As if cars hurtling around a track at 200 miles an hour wasn’t exciting enough, Maca Flight is taking our need for speed to a new level.
The French startup wants racing to reach new heights — literally. Earlier this year, the company showed off its flying, hydrogen-powered racecar concept.
The Star 11, named S11 for short, is a 16-foot-long flying racecar that will have an expected top speed of 155 miles per hour. The concept car sports six engines, low-noise propellors, and a semi-auto pilot function.
This “carcopter” is expected to retail at $573,000, as reported by Interesting Engineering. For perspective, this is around the upper end of a standard NASCAR car’s cost, according to MotorRacingSports.
Maca Flight is racing toward some pretty lofty goals, as the company wants to make a vehicle that is both spectacular and more sustainable than traditional racecars. The concept comes as both Formula 1 and NASCAR have been under scrutiny for their environmental impacts, which they’ve been making some efforts to improve in recent years.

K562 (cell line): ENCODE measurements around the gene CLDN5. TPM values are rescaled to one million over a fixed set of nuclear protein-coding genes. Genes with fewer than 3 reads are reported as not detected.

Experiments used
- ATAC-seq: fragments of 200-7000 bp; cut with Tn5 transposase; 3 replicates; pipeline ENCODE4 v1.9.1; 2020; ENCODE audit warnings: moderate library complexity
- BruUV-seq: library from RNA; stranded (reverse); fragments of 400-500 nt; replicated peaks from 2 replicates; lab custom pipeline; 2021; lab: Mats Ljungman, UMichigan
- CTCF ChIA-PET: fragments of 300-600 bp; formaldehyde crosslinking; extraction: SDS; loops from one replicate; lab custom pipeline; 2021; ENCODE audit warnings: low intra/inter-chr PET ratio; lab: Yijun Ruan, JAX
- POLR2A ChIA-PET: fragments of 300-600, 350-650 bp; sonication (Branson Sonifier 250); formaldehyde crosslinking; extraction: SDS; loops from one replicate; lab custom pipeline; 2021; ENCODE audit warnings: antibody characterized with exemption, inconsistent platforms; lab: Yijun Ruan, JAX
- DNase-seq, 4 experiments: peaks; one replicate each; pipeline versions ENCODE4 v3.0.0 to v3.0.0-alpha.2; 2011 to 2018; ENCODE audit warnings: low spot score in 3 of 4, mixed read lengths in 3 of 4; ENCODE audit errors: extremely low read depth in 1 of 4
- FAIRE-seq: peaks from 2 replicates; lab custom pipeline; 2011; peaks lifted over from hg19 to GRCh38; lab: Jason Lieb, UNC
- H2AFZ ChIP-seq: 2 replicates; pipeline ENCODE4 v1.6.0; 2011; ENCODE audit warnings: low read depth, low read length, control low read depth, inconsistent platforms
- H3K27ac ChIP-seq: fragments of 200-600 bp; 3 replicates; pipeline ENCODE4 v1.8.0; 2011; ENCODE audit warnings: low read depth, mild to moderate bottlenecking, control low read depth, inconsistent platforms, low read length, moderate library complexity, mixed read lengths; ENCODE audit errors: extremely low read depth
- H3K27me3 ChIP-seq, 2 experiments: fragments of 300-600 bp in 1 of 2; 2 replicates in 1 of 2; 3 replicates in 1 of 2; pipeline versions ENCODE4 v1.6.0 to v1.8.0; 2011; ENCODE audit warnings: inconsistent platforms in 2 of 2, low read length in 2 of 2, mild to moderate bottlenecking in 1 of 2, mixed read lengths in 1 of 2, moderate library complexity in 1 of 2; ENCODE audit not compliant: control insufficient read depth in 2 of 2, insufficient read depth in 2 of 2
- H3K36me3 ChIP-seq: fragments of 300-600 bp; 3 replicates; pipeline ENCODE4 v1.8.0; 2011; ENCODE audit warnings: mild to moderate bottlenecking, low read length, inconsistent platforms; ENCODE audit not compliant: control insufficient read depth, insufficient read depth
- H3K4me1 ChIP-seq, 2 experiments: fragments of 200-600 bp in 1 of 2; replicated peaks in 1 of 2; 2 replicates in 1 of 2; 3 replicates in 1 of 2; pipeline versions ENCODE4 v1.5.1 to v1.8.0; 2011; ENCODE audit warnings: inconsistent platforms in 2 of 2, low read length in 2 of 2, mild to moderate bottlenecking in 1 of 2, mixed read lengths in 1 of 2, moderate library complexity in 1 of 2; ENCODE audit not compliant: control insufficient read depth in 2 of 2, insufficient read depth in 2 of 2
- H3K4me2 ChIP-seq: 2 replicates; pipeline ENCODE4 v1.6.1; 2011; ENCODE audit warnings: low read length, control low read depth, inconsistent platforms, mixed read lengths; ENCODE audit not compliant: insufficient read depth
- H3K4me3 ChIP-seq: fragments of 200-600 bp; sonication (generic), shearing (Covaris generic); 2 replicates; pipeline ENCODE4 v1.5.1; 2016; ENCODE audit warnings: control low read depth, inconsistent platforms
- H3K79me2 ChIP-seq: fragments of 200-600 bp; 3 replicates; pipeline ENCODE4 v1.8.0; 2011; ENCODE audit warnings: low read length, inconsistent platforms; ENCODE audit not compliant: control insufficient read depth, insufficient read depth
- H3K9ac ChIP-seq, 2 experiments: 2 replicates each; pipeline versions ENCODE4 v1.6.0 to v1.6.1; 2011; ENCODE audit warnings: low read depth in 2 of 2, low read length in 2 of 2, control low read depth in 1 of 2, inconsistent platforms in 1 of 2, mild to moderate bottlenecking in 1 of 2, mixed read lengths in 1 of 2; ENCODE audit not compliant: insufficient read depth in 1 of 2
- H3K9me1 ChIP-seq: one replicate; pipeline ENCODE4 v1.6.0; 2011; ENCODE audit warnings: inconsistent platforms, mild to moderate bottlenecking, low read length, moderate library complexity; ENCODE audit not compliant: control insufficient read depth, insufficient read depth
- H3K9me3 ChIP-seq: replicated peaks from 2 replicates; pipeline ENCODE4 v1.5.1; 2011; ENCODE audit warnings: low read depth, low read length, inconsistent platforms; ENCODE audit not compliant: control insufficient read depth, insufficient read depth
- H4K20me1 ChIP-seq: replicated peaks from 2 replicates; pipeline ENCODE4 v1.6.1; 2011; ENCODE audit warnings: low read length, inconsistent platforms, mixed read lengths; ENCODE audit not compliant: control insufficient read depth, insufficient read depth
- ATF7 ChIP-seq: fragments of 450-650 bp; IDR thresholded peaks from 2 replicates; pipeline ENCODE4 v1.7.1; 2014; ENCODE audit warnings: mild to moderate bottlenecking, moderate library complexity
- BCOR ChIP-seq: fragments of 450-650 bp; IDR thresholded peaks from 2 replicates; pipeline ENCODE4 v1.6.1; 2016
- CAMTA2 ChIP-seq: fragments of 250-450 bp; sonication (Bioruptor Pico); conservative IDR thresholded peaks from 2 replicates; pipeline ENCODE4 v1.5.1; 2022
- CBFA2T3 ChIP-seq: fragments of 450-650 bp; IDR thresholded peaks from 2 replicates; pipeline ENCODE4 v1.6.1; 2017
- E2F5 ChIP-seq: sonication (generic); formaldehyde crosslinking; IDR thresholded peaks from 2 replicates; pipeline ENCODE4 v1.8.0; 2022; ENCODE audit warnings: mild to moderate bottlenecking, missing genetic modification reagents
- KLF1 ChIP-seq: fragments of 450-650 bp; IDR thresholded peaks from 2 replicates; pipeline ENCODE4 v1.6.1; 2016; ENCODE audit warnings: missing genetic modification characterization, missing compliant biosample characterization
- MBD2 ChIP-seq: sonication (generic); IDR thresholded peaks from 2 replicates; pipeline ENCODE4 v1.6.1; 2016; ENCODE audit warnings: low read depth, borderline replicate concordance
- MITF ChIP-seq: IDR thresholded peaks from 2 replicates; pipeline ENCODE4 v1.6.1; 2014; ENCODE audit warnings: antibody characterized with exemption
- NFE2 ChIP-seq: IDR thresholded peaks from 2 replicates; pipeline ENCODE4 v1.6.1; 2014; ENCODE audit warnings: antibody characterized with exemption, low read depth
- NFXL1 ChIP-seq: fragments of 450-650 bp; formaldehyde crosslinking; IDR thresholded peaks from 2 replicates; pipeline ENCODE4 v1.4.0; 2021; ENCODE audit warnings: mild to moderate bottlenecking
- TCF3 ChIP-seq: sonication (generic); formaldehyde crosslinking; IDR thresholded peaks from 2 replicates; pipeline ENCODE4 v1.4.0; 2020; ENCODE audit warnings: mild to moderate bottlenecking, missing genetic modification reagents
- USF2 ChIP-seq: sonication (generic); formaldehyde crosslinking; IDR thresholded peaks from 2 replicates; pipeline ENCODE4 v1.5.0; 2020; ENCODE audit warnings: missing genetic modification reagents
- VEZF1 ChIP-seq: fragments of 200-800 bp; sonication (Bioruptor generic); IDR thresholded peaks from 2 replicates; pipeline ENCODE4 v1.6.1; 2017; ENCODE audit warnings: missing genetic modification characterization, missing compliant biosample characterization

The S11 will run on green hydrogen, a highly efficient fuel created with renewable energy sources like wind or solar power. This means the car will run without producing planet-warming carbon pollution, much like the futuristic flying eVTOLs that have also gained traction in recent years.
Traditionally, hydrogen fuel is often created through electrolysis, where electricity is run through water to separate its hydrogen atoms from its oxygen atoms. The hydrogen can then be collected and burned to create energy or can be stored in a tank until it’s turned into electricity by a fuel cell.
There are many ways to produce hydrogen, with some being much less environmentally damaging than others. But when the S11 eventually gets off the ground, Maca Flight will use green hydrogen to significantly lower its vehicle’s emissions.
Meanwhile, another company, Airspeeder, recently launched the world’s first crewed racing series for electric flying cars.
So we could soon see a future where competitive flying car races are aired live on TV.
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